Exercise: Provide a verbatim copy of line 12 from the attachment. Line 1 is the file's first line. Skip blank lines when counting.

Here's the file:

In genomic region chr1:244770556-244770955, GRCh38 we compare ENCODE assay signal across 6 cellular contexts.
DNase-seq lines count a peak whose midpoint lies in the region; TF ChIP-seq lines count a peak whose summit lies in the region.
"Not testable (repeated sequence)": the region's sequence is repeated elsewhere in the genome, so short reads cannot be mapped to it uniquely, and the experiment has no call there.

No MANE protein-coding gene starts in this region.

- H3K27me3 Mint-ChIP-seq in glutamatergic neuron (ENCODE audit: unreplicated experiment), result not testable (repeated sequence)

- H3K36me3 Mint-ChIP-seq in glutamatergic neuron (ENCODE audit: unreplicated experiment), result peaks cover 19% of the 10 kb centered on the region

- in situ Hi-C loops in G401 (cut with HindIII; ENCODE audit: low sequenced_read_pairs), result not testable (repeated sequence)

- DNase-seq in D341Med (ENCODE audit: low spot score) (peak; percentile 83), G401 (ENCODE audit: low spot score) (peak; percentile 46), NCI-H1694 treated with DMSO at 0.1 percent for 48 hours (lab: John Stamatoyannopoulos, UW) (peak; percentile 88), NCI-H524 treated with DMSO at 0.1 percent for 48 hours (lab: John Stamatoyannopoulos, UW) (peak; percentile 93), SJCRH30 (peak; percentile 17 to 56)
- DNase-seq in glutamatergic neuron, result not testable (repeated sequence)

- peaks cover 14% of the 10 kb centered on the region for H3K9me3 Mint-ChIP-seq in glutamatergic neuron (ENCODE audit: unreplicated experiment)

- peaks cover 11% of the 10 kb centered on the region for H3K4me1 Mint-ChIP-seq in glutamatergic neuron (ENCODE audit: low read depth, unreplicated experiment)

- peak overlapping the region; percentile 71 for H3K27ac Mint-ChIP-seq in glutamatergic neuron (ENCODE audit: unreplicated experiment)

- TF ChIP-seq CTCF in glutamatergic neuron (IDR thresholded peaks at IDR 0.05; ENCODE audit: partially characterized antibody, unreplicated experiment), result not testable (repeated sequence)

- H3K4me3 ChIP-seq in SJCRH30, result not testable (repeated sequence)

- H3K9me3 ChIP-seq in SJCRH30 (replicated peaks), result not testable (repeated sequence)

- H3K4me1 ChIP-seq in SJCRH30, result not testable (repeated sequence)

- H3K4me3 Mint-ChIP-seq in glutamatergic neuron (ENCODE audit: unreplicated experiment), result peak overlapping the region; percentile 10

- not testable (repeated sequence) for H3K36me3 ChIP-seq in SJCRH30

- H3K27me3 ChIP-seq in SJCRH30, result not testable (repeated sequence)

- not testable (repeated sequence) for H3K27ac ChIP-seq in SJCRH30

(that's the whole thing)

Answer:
- peak overlapping the region; percentile 71 for H3K27ac Mint-ChIP-seq in glutamatergic neuron (ENCODE audit: unreplicated experiment)